(Cyberwar.news) Backers of elevating U.S. Cyber Command to a full-fledged unified command with the same status as the other COCOM’s (combatant commands) at the Pentagon is vital if the Defense Department is to ensure it has the speed, agility and power to strike during a cyber emergency.
As reported by Defense One, the Pentagon’s top leaders are already contemplating the elevation of CYBERCOM, but outside experts also believe that the Defense Department would benefit from the cyber-equivalent of the Joint Special Operations Command, or JSOC, a “model which would help execute CYBERCOM’s new anti-ISIS mission – and the many other joint operations that lie ahead.”
JSOC is better known for its man-hunting operations, as it synchronizes and marries military and intelligence assets to both learn and then strike quickly. In Iraq, for instance, JSOC’s special operators were able to skillfully execute a “decapitation strategy” whereby al Qaeda’s top leaders and facilitators were identified and the eliminated without delay. In Afghanistan, JSOC also utilized drones and attack helicopters, as well as manpower assets.
“In essence, the JSOC way is to plan and exercise, meticulously and realistically; to resource the mission appropriately, with a range of tools and equipment at the ready; and to refresh and inject intelligence continuously, placing it in the hands of operators on the ground,” Defense One reported. “The decision-making process is nimble yet expansive.”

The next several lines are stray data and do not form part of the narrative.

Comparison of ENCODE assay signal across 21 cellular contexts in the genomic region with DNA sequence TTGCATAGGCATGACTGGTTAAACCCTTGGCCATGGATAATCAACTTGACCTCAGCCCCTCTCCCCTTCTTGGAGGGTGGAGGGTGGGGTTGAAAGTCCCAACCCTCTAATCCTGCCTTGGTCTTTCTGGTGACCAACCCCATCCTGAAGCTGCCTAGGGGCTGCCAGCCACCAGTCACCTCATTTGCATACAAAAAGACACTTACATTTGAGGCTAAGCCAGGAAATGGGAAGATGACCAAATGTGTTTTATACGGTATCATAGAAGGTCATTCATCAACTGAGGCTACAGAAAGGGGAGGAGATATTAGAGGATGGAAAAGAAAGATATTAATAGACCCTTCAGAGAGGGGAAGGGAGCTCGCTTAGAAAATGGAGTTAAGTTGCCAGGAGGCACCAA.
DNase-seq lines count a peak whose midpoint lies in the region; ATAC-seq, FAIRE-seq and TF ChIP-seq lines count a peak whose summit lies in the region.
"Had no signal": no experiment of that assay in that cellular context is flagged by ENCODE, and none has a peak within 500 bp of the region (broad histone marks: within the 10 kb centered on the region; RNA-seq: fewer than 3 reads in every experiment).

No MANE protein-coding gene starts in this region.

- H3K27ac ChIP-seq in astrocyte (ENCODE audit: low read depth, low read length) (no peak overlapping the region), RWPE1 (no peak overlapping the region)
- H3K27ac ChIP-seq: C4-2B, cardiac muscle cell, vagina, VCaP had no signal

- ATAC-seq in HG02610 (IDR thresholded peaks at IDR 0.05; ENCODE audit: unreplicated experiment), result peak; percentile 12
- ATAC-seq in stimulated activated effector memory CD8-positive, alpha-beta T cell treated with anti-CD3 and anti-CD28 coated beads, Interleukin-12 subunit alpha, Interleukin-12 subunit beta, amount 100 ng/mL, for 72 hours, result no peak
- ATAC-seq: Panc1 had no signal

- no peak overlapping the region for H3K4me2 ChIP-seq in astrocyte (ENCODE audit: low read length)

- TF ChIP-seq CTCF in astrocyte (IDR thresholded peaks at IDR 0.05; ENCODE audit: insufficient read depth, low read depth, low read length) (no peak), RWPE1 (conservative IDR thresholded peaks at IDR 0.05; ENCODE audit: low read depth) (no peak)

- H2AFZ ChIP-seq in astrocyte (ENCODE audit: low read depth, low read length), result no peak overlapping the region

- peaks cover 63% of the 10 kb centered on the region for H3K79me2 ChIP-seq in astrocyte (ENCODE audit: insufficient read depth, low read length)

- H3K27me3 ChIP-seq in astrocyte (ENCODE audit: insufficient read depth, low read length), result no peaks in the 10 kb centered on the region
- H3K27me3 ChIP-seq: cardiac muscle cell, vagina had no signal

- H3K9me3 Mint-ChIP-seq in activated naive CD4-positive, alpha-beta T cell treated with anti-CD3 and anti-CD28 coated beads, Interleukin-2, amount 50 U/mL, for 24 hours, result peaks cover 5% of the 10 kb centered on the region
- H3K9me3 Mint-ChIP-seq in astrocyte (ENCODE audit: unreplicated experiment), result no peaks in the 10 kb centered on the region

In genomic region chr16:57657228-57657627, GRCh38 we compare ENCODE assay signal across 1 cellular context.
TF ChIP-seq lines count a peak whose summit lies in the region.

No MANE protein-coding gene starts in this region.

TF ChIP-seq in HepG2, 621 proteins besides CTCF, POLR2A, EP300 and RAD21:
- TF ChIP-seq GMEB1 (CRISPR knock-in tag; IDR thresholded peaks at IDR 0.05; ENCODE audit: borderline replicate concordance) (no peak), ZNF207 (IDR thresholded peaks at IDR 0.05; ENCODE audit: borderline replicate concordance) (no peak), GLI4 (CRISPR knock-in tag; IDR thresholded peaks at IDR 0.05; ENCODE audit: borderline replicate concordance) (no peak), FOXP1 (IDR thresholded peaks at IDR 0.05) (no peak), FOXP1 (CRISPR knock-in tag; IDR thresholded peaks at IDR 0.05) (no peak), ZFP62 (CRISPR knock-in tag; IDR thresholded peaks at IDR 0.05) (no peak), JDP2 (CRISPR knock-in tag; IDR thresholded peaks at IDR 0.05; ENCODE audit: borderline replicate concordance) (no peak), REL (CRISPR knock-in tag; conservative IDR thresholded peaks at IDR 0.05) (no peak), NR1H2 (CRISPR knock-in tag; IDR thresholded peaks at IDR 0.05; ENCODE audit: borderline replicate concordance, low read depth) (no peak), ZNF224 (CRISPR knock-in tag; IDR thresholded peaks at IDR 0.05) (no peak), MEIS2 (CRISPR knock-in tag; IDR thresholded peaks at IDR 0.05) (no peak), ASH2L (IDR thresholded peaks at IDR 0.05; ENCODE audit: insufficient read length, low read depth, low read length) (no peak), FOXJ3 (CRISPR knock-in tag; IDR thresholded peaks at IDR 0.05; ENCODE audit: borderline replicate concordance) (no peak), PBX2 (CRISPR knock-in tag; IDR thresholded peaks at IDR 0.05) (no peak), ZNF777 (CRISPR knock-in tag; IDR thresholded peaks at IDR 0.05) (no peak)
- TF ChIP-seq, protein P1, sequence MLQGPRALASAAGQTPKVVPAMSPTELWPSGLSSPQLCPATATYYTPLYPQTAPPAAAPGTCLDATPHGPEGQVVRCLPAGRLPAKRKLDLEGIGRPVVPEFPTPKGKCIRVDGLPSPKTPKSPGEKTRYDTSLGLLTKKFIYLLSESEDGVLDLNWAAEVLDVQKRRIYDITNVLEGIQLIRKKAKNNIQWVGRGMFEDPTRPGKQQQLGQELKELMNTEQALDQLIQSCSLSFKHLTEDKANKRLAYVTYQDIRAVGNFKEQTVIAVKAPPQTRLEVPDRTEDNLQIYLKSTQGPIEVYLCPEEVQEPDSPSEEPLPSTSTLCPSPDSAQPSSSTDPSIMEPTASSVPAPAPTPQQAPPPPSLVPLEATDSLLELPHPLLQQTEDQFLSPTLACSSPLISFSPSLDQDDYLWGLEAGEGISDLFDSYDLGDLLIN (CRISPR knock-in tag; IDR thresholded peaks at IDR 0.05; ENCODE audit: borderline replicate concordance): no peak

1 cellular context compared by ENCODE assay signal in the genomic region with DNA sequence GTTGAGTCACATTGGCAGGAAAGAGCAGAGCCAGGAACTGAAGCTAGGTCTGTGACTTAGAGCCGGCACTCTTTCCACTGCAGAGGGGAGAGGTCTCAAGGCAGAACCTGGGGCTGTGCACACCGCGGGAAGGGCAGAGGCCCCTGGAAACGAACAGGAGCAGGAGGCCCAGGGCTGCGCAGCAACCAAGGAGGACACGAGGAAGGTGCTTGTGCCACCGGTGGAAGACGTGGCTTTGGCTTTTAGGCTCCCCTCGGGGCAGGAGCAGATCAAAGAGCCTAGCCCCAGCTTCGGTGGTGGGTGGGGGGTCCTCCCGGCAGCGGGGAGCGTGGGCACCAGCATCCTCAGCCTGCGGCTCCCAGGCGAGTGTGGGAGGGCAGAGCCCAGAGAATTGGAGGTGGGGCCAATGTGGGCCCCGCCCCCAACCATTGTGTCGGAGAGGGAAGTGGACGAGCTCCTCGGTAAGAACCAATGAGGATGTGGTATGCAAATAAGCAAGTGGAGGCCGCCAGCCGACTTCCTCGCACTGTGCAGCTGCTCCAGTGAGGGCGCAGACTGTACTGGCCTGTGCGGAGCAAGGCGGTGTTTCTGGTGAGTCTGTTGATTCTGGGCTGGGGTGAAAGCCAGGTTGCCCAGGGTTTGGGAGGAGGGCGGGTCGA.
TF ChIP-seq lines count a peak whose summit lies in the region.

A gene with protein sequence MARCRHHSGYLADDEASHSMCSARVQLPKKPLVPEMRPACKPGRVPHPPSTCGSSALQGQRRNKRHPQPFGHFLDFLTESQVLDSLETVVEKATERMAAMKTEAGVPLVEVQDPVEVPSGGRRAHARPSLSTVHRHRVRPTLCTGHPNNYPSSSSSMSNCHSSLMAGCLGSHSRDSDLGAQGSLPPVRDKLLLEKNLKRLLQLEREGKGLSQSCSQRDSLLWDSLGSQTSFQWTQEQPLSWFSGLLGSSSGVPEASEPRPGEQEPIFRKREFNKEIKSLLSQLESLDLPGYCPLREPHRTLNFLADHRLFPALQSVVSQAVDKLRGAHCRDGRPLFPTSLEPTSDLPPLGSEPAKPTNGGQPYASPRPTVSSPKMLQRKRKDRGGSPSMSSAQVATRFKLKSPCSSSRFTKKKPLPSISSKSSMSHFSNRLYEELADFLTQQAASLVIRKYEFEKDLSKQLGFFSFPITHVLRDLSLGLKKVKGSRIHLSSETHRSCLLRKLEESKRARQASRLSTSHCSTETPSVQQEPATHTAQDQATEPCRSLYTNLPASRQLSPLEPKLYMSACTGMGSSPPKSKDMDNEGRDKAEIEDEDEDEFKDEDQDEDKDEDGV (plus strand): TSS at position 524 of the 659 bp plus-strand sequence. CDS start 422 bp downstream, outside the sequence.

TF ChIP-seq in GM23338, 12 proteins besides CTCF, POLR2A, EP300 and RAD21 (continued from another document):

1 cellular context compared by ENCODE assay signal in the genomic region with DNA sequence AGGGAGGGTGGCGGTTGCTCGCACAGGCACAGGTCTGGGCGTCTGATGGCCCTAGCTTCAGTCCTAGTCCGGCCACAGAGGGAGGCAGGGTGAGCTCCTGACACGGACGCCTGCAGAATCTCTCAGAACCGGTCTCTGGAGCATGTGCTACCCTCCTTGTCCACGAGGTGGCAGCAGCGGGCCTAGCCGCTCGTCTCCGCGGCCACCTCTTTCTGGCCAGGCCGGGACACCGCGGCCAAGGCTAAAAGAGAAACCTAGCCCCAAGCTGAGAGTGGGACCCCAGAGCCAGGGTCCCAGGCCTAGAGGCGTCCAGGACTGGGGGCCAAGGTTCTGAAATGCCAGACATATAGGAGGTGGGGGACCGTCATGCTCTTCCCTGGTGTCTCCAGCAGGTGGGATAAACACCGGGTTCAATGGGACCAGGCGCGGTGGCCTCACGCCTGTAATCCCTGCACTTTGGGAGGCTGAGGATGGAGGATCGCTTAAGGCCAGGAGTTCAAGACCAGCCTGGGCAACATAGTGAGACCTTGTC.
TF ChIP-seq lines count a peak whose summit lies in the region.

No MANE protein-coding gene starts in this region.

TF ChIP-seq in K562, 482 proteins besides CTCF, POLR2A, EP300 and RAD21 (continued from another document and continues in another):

A cyber JSOC could operate in much the same way. Indeed, the rapid pace at which cyberwar is conducted makes such a capability even more vital.
This is especially true as the exploitation of computer networks is rapidly merging into computer network attacks. As such, the U.S. must become better and quicker at detecting and then responding to cyber attacks, especially when those attacks target critical U.S. infrastructure in both the military/government and private industry realms.
“A cyber JSOC would help realize that goal, as well as the intent of Cyber Command’s new mission of identifying, undermining, and destroying ISIS online as part of a combined-arms operation that includes kinetic efforts in the physical world,” Defense One reported. “In general, as the offensive dimension looms larger in U.S. cyber planning and execution, the need for a cyber JSOC becomes more urgent.”
Earlier this month, Defense Secretary Ashton Carter suggested that he may be moving toward boosting CYBERCOM to a full unified command, noting that in the age of cyber, the Defense Department should “consider changes to cyber’s role in DoD’s Unified Command Plan.”
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